Amalfi Coast multi activity holidays

Being a lemon grower must be hard, you think, as you pass a man carrying what looks like his weight in fruit. You’ve both got a steep path to negotiate: past the drystone walls of lemon groves and out into the hot sunlight. He’s walking down, but you are going up. Ahead, the steep cliffs rise ever upwards, herbs growing wild between the cracks, and stone pines leaning out from long-held vantage points over the blue Tyrrhenian Sea.
The Amalfi Coast has giddy heights, hidden grotto depths, and lots of open sea to discover – so don’t just stick to one activity on your break.
Lemon farming doesn’t quite make it onto an Amalfi Coast multi activity holiday, but limoncello tasting certainly does. The liqueur is made by macerating the zest of the Sfusato d'Amalfi lemons, which grow sweet and sizable in the sun. You’ll also find hiking, boating and kayaking all waiting for you on this coast-with-the-most.

Our top trip

Amalfi Coast hike, boat & kayak holiday

Amalfi Coast hike, boat & kayak holiday

From Naples to Amalfi, explore Italy's spectacular coastline

From £1683 to £2220 8 days ex flights
Small group travel:
2024: 21 Apr, 25 Apr, 28 Apr, 5 May, 12 May, 19 May, 23 May, 26 May, 2 Jun, 9 Jun, 13 Jun, 16 Jun, 23 Jun, 30 Jun, 4 Jul, 7 Jul, 25 Aug, 29 Aug, 1 Sep, 8 Sep, 12 Sep, 15 Sep, 22 Sep, 29 Sep, 6 Oct, 13 Oct, 20 Oct, 27 Oct
Travel Team
If you'd like to chat about Amalfi Coast or need help finding a holiday to suit you we're very happy to help.

What does an Amalfi Coast multi activity holiday entail?

Most Amalfi Coast multi activity holidays run for around a week, and are with a small group with a maximum of 12 participants. This means you’ll have people with whom to share your limoncello-tasting notes, and a companion in your kayak. These trips tend to attract like-minded people, and you’ll bond quickly over the thrill of a view after a steep walk, or the wonder of perfectly preserved Pompeii.

You’ll get around using a mix of public transport and private minibus, as well as by boat, kayak and on foot, of course.


Most multi activity trips on the Amalfi coast centre on hiking – it's simply too steep and rocky to go any way except on foot. The towns on the coast, which rise vertically up the cliffs, seem to be built on a foundation of stairways, and when you rise above them you find the ‘Path of the Gods’, an unmissable trail along the very top off the cliffs, from which you can see the whole coast. There are other, shadier walks through valleys. This time, it isn’t lemon farmers, but the coast’s old paper industry you’ll see, as you follow tumbling streams that used to power the old paper mills in the Valle dei Mulini. Walk durations run between three and six hours.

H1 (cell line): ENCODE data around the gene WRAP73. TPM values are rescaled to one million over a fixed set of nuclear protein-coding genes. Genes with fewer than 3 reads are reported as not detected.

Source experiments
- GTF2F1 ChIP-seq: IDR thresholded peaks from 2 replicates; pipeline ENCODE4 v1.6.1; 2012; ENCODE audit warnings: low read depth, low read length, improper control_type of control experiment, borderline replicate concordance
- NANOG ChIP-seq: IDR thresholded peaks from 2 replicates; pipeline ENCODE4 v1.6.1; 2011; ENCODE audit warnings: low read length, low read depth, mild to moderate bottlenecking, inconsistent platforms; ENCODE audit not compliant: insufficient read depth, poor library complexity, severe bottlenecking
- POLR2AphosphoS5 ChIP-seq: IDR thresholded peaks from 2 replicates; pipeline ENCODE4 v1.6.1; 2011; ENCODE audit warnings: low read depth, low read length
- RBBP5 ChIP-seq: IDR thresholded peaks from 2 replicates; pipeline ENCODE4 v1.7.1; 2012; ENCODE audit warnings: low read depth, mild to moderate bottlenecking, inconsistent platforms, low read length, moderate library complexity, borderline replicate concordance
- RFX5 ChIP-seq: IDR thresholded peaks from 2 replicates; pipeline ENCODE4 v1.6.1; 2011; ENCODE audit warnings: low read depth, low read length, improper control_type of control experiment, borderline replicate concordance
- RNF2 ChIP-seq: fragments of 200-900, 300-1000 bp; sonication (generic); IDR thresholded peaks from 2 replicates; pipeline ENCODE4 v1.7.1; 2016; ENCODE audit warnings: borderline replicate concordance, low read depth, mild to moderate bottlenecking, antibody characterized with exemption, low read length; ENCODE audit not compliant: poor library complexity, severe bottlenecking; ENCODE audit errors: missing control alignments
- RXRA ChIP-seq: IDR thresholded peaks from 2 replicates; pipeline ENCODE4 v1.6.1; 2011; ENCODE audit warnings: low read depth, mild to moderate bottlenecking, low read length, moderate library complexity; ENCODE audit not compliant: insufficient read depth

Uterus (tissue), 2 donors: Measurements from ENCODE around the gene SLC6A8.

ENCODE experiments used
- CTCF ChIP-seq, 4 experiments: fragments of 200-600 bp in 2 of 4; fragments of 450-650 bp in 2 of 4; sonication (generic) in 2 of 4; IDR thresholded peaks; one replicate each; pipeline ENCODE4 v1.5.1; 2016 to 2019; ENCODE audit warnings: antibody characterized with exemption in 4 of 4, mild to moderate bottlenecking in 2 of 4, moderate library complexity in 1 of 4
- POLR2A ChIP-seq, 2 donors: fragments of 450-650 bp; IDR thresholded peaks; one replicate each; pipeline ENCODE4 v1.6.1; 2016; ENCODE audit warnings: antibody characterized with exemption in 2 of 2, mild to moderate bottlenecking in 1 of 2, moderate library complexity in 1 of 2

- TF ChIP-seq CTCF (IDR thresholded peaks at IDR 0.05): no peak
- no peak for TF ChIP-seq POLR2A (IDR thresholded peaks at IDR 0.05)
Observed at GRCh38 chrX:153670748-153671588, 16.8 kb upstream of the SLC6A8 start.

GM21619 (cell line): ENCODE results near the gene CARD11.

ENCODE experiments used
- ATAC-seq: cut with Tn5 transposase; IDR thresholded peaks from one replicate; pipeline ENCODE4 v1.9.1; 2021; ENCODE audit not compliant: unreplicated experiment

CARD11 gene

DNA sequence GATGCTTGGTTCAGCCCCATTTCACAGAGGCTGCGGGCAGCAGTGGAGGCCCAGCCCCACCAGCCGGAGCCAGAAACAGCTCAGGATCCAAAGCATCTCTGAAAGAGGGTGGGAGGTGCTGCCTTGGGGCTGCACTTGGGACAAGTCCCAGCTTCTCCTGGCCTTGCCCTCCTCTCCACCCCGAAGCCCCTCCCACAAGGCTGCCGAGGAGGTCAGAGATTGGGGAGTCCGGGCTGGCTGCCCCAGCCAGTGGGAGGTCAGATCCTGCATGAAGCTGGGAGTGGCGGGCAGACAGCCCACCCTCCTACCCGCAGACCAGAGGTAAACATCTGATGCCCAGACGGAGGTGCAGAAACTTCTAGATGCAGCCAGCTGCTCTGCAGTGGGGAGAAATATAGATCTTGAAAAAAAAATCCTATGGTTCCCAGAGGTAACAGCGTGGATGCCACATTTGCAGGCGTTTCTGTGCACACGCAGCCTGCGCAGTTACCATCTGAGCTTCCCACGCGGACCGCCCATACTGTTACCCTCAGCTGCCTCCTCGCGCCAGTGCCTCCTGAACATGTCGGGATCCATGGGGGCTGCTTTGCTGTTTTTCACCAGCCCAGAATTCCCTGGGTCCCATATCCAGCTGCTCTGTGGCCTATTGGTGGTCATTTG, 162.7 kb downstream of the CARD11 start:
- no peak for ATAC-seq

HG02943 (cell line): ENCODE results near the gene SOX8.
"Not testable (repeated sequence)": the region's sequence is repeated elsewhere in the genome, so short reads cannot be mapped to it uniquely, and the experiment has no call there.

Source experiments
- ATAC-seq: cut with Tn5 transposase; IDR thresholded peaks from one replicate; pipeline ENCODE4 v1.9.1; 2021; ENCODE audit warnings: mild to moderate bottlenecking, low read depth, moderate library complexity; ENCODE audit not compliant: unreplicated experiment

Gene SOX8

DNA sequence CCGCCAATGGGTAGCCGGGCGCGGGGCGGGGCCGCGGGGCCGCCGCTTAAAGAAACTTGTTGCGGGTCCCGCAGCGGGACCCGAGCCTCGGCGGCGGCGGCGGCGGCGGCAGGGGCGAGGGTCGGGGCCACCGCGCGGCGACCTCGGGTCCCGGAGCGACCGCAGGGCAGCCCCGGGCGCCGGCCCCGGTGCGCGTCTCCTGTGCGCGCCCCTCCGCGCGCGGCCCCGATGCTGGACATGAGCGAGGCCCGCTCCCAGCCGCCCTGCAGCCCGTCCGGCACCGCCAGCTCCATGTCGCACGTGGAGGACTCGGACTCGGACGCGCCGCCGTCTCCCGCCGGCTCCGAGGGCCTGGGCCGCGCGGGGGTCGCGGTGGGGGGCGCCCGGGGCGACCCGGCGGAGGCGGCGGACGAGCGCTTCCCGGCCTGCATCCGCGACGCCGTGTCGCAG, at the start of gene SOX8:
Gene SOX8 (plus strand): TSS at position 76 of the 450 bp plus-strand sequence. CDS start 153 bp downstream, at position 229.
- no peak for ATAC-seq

Going on a breezy boat trip from Amalfi to Capri allows you to zoom out and see the rest of the area in all its glory. Capri, the most famous island in the area, is well known for its network of sea grottos – including the famous Blue Grotto – and for its jet-set fashion.
After a lot of walking and sightseeing, sinking into a kayak, and simply slipping away from the coast in low-lying solitude is bliss. The coast is perhaps best seen from a short distance away, at sea level, where you can see the private villas, the ruins of lookout towers, and the sea caves that aren’t visible from the land. A short sea kayaking trip adds another dimension to your holiday.


No trip here would be complete without taking on the area’s crowning glory – Mount Vesuvius rises over a thousand metres above the Bay of Naples, several hundred metres higher than even the ‘Path of the Gods’. You can now walk around the rim of its crater with a certified volcanologist – a feat that wouldn’t have been advisable two thousand years ago, when the volcano famously erupted and destroyed the towns of Pompeii and Herculaneum. Pompeii is vital viewing today, because of its impressively preserved Roman homes, the best of which might be the evocatively named Villa of Mysteries, which has frescoes that look freshly painted, and provides a rare window into domestic Roman life.

Where will I stay?

You’ll be bouncing around all over the coast on a holiday like this – so expect to spend a night in Naples, before heading to hotels in Agerola – a great base for visiting Pompeii – and then spending the rest of the trip based in Amalfi. The town, and unofficial capital of the coast, is a good base from which to reach the island of Capri by boat. Its shores are also a great jumping off point for keen kayakers.

Best time to go

Outdoorsy activity holidays on the Amalfi Coast run from mid-April to the start of October. The summer months, and particularly July and August, are the busiest, particularly in the Amalfi Coast towns themselves. They’re also the hottest time to visit. By September, the sea is still warm and the crowds are gone, whilst in early spring, you’ll see the start of the lemon harvest, and the first blooms of wildflowers.
Written by Eloise Barker
Photo credits: [Page banner: Alessio Roversi] [Groves: Nick Amoscato] [Boating: Tanja Botoaga] [Walk of the Gods: Admitter]